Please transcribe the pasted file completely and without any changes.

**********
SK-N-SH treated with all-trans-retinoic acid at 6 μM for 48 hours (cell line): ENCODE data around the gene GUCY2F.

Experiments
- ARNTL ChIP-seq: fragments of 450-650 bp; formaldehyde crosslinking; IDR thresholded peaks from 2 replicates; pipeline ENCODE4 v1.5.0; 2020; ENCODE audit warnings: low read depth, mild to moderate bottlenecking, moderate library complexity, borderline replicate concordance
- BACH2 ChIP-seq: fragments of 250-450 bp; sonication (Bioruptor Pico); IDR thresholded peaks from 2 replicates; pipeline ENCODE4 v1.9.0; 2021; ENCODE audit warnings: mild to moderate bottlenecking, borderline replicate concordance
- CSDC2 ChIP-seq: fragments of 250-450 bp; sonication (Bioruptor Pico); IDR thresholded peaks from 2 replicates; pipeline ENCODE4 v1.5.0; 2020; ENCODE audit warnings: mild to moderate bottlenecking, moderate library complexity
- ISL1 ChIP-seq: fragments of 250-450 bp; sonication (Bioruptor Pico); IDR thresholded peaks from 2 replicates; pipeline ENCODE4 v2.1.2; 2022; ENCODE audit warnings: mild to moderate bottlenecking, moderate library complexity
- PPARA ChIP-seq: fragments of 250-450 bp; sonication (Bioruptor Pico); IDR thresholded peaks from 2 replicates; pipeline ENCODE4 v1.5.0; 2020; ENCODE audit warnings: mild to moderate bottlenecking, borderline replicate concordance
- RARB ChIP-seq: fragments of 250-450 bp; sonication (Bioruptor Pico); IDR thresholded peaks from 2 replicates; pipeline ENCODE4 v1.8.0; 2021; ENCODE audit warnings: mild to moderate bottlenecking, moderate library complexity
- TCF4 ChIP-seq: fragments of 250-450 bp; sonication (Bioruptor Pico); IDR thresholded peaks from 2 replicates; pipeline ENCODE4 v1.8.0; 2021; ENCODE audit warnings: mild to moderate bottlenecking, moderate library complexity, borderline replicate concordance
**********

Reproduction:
SK-N-SH treated with all-trans-retinoic acid at 6 μM for 48 hours (cell line): ENCODE data around the gene GUCY2F.

Experiments
- ARNTL ChIP-seq: fragments of 450-650 bp; formaldehyde crosslinking; IDR thresholded peaks from 2 replicates; pipeline ENCODE4 v1.5.0; 2020; ENCODE audit warnings: low read depth, mild to moderate bottlenecking, moderate library complexity, borderline replicate concordance
- BACH2 ChIP-seq: fragments of 250-450 bp; sonication (Bioruptor Pico); IDR thresholded peaks from 2 replicates; pipeline ENCODE4 v1.9.0; 2021; ENCODE audit warnings: mild to moderate bottlenecking, borderline replicate concordance
- CSDC2 ChIP-seq: fragments of 250-450 bp; sonication (Bioruptor Pico); IDR thresholded peaks from 2 replicates; pipeline ENCODE4 v1.5.0; 2020; ENCODE audit warnings: mild to moderate bottlenecking, moderate library complexity
- ISL1 ChIP-seq: fragments of 250-450 bp; sonication (Bioruptor Pico); IDR thresholded peaks from 2 replicates; pipeline ENCODE4 v2.1.2; 2022; ENCODE audit warnings: mild to moderate bottlenecking, moderate library complexity
- PPARA ChIP-seq: fragments of 250-450 bp; sonication (Bioruptor Pico); IDR thresholded peaks from 2 replicates; pipeline ENCODE4 v1.5.0; 2020; ENCODE audit warnings: mild to moderate bottlenecking, borderline replicate concordance
- RARB ChIP-seq: fragments of 250-450 bp; sonication (Bioruptor Pico); IDR thresholded peaks from 2 replicates; pipeline ENCODE4 v1.8.0; 2021; ENCODE audit warnings: mild to moderate bottlenecking, moderate library complexity
- TCF4 ChIP-seq: fragments of 250-450 bp; sonication (Bioruptor Pico); IDR thresholded peaks from 2 replicates; pipeline ENCODE4 v1.8.0; 2021; ENCODE audit warnings: mild to moderate bottlenecking, moderate library complexity, borderline replicate concordance